The onus would fall on Roger to outdo this stunt at their next stop, and thus would begin a typical spiral of vandalism, boozing, drug-taking and fornication that would only terminate at sunrise after they’d stolen braai wood and petrol from a dozing garage attendant, then returned on a second trip to plunder whatever goodies they couldn’t fit in the car the first time.
In his late twenties now, Roger’s respectably employed, but if Gordon ever broke radio silence from his underworld whereabouts and phoned up, Roger would find it hard to resist the temptation to join his schoolmate and former travelling companion on a renewed quest for evil. ‘We brought the worst out in each other – or the best,’ Roger says, reminiscing about the gift Gordon gave him before they parted. ‘It was Christmas Eve in London,’ he says, ‘and as we left a pub Gordon said, “Here’s your present.” He turned around to a stranger and said, “Hey, pom!” and – pah! – headbutted him to the ground. “Merry Christmas, Rog,” he said, and we went home.’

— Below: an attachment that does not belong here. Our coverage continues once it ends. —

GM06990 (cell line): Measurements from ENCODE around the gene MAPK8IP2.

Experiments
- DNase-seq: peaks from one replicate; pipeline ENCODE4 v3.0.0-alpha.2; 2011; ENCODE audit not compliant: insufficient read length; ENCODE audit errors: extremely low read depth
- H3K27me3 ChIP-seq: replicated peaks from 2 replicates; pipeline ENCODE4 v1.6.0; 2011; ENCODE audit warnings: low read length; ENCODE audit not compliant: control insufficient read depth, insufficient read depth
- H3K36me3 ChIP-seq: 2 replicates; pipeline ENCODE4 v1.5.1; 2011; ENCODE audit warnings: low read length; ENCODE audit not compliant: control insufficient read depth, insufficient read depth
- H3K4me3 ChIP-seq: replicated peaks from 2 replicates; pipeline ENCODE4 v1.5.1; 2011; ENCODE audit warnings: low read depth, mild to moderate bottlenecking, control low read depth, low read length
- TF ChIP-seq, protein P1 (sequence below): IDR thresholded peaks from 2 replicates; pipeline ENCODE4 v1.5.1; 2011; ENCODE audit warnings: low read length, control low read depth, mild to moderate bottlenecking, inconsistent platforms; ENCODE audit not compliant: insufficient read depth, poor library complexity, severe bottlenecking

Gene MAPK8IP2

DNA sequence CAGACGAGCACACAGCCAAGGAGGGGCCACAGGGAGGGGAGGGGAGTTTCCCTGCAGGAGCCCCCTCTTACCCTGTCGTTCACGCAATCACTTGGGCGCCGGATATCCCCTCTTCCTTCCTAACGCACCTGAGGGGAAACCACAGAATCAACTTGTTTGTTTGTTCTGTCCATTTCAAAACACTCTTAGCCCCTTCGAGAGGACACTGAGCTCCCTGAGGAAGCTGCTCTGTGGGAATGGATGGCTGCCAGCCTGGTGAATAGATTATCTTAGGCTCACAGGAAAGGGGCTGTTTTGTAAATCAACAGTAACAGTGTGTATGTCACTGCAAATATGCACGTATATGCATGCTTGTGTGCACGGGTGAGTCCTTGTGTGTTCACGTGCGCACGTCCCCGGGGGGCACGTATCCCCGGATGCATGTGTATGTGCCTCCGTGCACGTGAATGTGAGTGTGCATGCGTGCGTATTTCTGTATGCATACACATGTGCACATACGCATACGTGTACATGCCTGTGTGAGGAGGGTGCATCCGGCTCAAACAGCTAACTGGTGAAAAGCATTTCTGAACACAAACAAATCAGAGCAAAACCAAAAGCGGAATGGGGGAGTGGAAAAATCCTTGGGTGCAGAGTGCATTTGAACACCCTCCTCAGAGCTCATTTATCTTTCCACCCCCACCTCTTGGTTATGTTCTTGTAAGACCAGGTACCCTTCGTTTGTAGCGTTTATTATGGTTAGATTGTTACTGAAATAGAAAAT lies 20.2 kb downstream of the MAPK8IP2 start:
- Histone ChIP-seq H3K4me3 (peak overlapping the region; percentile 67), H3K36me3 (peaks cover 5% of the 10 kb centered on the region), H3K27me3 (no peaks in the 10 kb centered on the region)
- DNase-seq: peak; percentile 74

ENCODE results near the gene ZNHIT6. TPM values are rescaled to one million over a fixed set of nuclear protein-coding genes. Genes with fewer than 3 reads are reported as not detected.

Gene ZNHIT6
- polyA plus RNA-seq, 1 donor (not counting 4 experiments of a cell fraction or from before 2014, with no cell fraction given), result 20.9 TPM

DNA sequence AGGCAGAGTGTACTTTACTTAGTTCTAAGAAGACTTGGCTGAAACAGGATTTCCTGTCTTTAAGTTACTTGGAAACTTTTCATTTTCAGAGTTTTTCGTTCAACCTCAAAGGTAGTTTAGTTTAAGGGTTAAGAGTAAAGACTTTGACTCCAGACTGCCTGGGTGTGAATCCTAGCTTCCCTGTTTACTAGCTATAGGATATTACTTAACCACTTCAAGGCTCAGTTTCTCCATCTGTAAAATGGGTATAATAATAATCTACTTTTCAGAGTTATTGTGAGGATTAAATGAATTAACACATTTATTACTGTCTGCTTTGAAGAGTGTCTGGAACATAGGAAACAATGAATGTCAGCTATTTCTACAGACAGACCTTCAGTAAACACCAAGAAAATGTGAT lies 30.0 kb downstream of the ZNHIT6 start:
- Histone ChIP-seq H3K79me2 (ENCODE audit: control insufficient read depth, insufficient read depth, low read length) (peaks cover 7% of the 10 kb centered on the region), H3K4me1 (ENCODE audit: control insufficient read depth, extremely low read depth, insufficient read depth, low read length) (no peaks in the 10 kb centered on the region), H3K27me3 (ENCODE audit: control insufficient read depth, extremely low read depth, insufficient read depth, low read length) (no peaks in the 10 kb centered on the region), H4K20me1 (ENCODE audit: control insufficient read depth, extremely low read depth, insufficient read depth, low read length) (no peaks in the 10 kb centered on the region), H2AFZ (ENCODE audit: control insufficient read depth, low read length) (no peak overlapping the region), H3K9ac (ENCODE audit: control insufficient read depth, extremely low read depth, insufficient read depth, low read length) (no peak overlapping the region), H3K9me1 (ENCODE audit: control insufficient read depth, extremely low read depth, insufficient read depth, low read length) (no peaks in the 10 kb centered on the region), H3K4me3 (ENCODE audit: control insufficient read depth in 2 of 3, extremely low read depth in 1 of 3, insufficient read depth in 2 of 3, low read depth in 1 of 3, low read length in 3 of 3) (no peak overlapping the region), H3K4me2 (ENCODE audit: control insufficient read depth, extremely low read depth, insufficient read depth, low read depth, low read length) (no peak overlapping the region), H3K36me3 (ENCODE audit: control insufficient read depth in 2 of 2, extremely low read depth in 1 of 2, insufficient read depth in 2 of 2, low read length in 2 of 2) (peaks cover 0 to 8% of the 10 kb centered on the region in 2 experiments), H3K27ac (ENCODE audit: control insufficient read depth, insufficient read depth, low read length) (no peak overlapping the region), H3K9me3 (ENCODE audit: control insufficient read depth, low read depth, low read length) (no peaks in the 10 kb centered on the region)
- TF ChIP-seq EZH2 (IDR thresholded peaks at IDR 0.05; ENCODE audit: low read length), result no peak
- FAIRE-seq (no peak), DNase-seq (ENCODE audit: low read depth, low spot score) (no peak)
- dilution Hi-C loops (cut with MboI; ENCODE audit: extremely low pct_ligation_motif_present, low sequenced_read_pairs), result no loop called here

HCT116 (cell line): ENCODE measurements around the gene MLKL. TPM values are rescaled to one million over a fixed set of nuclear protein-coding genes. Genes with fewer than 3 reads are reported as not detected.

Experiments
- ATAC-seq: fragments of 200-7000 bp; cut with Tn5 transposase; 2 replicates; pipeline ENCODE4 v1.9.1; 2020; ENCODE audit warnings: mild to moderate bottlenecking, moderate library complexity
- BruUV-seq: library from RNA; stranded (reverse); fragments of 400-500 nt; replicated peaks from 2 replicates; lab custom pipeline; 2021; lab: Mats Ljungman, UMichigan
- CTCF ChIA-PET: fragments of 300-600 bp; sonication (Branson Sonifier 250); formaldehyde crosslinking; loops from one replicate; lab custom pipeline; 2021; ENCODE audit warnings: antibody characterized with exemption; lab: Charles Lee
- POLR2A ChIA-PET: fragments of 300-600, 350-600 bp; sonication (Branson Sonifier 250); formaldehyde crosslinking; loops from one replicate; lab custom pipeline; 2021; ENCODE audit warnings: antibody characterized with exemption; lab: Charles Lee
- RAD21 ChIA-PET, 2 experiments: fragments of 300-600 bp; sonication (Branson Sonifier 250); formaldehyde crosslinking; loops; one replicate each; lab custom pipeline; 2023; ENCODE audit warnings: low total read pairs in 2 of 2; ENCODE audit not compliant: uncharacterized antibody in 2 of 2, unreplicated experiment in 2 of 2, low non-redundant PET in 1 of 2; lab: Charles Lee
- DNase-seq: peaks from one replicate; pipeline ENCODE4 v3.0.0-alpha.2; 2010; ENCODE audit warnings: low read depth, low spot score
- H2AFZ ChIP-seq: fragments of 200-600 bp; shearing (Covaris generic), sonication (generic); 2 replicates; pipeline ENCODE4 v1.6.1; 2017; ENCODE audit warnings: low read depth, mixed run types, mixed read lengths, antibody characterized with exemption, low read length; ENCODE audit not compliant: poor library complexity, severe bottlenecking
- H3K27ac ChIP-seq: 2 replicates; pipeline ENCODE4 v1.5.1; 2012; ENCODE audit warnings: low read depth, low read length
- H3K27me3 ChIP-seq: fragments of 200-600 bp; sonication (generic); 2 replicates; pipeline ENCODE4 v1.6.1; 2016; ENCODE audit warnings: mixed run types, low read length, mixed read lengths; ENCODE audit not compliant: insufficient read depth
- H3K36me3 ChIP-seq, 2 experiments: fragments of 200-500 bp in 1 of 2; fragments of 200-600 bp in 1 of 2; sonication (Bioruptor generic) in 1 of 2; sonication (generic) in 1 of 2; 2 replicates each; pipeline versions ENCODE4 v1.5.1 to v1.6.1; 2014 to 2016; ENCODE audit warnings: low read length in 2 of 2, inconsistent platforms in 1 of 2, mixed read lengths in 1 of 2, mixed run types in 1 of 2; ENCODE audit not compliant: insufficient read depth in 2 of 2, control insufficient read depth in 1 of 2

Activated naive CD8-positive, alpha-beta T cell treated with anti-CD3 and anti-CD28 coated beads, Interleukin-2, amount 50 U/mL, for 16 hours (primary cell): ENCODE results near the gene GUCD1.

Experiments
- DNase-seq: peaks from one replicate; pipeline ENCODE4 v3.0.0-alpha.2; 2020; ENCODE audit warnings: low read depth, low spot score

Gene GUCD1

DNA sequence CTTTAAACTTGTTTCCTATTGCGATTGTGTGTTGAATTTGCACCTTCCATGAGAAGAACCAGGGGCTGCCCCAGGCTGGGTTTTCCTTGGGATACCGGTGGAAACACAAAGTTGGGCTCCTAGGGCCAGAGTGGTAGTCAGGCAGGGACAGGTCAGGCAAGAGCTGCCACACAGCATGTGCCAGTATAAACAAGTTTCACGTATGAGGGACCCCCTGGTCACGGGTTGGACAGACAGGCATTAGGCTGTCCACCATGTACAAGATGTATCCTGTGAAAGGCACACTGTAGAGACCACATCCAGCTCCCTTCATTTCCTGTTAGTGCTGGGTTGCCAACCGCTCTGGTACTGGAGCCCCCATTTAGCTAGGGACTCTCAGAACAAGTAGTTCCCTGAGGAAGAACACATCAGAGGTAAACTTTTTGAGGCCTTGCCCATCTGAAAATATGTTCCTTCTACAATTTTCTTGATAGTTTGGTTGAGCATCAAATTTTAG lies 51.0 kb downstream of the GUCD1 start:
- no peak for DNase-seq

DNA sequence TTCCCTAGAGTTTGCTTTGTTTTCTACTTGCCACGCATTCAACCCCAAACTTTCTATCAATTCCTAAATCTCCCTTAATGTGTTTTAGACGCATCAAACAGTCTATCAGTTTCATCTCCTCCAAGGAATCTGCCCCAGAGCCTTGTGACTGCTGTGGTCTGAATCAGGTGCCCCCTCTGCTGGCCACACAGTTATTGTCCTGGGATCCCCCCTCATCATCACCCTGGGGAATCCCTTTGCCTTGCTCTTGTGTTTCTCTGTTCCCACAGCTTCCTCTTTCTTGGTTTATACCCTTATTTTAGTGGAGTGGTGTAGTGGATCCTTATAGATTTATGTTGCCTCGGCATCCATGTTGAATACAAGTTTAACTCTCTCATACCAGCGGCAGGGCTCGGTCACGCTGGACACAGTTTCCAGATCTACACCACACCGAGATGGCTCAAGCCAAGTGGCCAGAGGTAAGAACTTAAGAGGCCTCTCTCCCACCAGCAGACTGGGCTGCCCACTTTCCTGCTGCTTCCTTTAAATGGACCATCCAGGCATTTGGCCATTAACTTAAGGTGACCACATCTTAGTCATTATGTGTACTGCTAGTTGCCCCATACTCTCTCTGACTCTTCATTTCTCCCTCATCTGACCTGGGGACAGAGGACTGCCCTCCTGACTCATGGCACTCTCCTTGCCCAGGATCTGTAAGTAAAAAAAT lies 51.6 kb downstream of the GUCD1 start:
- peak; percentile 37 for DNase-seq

Gordon’s an outlaw figure, an outsider to the domestic norm. He may still be fleeing justice after one of his later brawls nearly turned homicidal; equally, he might be masquerading as someone who’s ‘settled down’ with fixed employment and a wife or steady girlfriend. Yet Gordon is Everyman at heart, and every man has a friend who’s something like Gordon: the troublemaker, agent provocateur, twister of rubber arms, and shit-stirring demon seed whose name stinks in the nostrils of honest society. Every man dreads – yet perversely desires – his midnight phone call. Beware his invitation to join him for ‘one or two quiet drinks’. Should you return from this rendezvous, you’ll have lost both job and girlfriend, your name will be in the bin, and you won’t even be able to look your Jack Russell in the eye.
Roger denies that Gordon was a bad influence. ‘I won’t do anything I don’t want to. If you’re in the mood for shit, you’ll do it. If someone else’s in the same mood, it’s easier for you, that’s all. With some people you have a chemistry that makes you wild.’ As Roger explains, he himself had been a corrupting influence on his cousin. ‘He’s easily led astray, and I got him to drink, smoke dope, take prostitutes home, and just see the light. He’s never looked back. But with him it’s still different. I’ll get as pissed with him as I usually do, but there’ll be no shit involved – it’s just clean, conscience-clear drunkenness.